Fast food giant McDonald's has moved to try and quell the furore surrounding its allegedly abusive treatment of wearable tech pioneer Steve Mann.
The burger chain has issued a statement claiming it investigated the incident at its Champs-Elysée branch in Paris and ascertained that it "did not involve a physical altercation."
"Several staff members involved have been interviewed individually, and all independently and consistently expressed that their interaction with Dr Mann was polite and did not involve a physical altercation," McDonald's declared.
"Our crew members and restaurant security staff have informed us that they did not damage any of Mr. Mann's personal possessions," it added.
Earlier this week, Dr Mann – a University of Toronto professor known affectionately as the 'Human Cyborg' due to his penchant for wearing augmented reality headsets – published a blog post seeming to document an assault by McDonald's employees.
In his blog, Dr Mann published photos appearing to depict staff at a Parisian outlet of the world's largest fast food restaurant chain aggressively confronting him, trying to rip the permanently-attached EyeTap Glass off his head, and then pushing him violently into the street.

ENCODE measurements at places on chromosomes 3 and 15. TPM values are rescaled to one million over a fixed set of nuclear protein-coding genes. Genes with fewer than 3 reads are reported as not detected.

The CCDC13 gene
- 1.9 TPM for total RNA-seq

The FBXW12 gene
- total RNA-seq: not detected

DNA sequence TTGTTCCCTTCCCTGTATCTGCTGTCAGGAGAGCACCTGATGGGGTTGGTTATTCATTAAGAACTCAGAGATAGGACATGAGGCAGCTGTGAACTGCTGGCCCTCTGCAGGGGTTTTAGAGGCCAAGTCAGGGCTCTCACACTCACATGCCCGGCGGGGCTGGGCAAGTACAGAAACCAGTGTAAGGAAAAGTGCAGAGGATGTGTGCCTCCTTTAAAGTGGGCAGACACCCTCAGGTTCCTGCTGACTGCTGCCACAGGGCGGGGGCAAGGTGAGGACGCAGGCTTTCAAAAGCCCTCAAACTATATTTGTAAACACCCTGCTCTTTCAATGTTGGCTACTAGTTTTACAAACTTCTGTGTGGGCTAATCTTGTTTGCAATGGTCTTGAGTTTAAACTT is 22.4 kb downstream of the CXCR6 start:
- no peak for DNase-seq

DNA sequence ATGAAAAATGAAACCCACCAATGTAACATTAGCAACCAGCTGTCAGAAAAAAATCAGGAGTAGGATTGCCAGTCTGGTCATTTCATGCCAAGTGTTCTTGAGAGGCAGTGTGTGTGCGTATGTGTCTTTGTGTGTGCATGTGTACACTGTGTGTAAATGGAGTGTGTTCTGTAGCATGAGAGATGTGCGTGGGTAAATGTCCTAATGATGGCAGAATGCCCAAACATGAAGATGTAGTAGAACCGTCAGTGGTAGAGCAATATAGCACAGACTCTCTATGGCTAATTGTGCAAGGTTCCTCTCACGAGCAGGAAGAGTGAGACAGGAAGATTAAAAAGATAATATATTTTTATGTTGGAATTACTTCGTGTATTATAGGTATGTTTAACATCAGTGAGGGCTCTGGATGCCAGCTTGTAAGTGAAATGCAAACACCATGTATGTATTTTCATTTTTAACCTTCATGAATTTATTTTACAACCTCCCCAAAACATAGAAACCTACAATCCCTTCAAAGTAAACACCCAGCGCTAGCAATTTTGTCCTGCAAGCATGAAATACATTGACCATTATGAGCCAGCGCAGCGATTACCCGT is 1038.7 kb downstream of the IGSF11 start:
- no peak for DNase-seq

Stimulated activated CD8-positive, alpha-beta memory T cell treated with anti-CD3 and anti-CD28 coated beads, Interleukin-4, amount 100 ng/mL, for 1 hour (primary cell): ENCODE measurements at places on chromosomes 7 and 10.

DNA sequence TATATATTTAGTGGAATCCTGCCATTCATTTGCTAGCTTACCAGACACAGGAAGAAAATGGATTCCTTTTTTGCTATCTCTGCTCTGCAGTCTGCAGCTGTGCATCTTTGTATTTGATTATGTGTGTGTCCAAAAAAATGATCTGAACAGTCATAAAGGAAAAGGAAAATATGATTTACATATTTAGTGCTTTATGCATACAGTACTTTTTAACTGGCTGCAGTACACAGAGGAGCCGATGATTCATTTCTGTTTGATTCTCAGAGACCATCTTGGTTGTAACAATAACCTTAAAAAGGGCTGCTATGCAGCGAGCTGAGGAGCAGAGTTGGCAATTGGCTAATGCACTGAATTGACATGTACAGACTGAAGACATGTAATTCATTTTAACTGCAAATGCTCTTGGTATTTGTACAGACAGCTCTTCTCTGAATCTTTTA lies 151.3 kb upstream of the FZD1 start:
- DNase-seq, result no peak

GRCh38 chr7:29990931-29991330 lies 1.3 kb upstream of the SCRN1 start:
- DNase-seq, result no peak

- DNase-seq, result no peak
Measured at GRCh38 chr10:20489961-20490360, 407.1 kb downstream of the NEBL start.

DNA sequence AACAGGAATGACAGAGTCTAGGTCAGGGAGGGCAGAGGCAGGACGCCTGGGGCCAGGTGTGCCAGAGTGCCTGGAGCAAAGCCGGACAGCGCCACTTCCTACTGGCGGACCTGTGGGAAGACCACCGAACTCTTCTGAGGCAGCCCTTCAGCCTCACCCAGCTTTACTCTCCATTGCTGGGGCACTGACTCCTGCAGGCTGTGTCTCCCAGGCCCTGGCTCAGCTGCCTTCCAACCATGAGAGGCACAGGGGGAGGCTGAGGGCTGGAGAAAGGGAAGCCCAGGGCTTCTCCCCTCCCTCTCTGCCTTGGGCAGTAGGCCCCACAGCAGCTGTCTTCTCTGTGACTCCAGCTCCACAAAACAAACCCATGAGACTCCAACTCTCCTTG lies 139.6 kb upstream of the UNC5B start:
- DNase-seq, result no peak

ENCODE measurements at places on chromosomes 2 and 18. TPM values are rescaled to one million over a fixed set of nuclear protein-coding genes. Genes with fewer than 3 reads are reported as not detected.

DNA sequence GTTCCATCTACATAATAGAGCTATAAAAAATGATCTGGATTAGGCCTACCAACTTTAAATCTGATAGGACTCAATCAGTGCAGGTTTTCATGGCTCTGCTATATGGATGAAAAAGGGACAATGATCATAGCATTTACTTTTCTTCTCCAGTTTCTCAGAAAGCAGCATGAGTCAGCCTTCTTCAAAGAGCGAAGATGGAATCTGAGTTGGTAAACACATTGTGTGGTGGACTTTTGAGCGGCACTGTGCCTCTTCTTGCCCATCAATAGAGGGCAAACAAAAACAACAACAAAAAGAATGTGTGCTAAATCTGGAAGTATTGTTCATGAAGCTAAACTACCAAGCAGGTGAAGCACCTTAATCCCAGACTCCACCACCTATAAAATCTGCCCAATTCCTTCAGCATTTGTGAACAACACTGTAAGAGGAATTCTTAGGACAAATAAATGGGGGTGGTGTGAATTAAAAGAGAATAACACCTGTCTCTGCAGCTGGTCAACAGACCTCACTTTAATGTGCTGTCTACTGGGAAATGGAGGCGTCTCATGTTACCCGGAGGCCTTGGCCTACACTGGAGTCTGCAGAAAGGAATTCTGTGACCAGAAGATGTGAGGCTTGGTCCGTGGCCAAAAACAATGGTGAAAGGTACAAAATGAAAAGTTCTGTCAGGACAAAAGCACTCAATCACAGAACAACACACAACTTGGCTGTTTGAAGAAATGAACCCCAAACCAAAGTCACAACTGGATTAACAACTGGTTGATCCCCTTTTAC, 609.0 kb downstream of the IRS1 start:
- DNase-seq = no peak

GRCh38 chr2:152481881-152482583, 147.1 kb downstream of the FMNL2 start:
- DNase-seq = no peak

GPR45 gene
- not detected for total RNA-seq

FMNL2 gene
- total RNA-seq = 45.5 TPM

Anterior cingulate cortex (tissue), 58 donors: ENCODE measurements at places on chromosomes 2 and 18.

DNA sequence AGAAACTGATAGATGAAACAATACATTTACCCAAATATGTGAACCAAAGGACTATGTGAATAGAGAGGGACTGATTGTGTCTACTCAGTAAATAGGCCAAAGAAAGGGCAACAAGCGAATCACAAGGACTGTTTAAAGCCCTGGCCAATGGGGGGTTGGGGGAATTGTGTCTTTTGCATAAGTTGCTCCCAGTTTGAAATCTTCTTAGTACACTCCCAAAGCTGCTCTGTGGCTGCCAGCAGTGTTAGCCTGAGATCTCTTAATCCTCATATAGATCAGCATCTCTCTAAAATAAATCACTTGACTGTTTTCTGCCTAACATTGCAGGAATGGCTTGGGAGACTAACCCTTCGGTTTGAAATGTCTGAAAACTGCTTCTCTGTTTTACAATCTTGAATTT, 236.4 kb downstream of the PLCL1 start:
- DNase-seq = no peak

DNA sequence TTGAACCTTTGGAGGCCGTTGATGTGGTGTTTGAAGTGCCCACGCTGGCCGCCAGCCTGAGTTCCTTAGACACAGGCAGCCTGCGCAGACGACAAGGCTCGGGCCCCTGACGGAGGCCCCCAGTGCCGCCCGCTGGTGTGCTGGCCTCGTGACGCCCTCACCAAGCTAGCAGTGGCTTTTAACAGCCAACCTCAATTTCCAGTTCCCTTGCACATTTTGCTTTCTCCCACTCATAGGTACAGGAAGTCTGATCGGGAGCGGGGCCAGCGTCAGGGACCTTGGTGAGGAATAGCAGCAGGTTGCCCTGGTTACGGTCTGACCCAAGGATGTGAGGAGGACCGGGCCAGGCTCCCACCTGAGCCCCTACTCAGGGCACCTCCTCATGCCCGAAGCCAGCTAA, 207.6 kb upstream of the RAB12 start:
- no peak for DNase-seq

Dr Mann has ventured that the dispute related to the headset's ability to photograph the restaurant in the French capital's tourist heartland, and that a doctor's note he produced to justify the computer vision system was torn up in front of him.
Indeed, one of the images he released (top) appears to show an employee of the controversial global chain reaching for his EyeTap Glass - which pre-dates Google's current Project Glass by about 13 years - in an attack Dr Mann described as a "side-swipe, grabbing motion."
McDonald's has ventured that it does not have a unified policy on photography and filming, but that each franchise is allowed to set their own policy.
Why McDonald's staff would feel compelled to take such dramatic action to prevent an innocent photograph from potentially being taken is anyone's guess - but as Dr Mann points out, it's not the first time Parisian branches of the fast food colossus have faced accusations of abusing customers.